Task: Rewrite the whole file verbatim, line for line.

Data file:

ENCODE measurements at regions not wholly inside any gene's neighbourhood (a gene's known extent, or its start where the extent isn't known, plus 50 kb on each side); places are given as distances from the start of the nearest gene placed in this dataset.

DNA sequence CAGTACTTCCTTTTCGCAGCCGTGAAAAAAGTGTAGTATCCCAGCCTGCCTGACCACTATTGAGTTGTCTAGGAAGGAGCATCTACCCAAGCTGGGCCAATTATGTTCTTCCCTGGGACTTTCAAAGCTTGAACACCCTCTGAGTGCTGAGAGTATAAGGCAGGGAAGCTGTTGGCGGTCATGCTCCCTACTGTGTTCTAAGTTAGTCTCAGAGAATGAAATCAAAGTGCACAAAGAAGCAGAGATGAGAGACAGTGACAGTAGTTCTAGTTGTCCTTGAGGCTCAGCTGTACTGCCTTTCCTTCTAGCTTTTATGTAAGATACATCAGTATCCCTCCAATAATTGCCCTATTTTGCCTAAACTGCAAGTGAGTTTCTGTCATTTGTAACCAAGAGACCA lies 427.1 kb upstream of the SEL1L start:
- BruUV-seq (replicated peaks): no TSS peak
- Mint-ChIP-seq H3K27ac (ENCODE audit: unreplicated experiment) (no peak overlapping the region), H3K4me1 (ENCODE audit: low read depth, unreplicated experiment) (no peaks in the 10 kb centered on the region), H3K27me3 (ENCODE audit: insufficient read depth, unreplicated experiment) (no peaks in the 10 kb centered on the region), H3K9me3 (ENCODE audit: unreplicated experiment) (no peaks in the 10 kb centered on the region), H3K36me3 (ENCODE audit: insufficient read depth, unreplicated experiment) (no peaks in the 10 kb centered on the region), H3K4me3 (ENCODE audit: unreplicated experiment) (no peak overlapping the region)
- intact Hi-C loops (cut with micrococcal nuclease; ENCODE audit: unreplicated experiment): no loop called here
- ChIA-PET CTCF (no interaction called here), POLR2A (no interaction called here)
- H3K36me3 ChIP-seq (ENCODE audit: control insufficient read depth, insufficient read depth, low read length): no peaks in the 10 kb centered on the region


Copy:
ENCODE measurements at regions not wholly inside any gene's neighbourhood (a gene's known extent, or its start where the extent isn't known, plus 50 kb on each side); places are given as distances from the start of the nearest gene placed in this dataset.

DNA sequence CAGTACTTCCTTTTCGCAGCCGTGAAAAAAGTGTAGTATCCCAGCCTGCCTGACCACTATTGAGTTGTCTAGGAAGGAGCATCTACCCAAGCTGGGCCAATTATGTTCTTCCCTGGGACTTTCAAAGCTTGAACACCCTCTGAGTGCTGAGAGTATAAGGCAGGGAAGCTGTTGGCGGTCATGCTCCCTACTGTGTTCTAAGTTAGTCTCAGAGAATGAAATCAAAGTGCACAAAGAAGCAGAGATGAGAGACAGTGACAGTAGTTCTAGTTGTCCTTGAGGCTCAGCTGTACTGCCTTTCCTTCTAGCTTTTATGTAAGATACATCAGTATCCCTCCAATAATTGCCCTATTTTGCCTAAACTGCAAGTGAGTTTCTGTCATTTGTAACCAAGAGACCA lies 427.1 kb upstream of the SEL1L start:
- BruUV-seq (replicated peaks): no TSS peak
- Mint-ChIP-seq H3K27ac (ENCODE audit: unreplicated experiment) (no peak overlapping the region), H3K4me1 (ENCODE audit: low read depth, unreplicated experiment) (no peaks in the 10 kb centered on the region), H3K27me3 (ENCODE audit: insufficient read depth, unreplicated experiment) (no peaks in the 10 kb centered on the region), H3K9me3 (ENCODE audit: unreplicated experiment) (no peaks in the 10 kb centered on the region), H3K36me3 (ENCODE audit: insufficient read depth, unreplicated experiment) (no peaks in the 10 kb centered on the region), H3K4me3 (ENCODE audit: unreplicated experiment) (no peak overlapping the region)
- intact Hi-C loops (cut with micrococcal nuclease; ENCODE audit: unreplicated experiment): no loop called here
- ChIA-PET CTCF (no interaction called here), POLR2A (no interaction called here)
- H3K36me3 ChIP-seq (ENCODE audit: control insufficient read depth, insufficient read depth, low read length): no peaks in the 10 kb centered on the region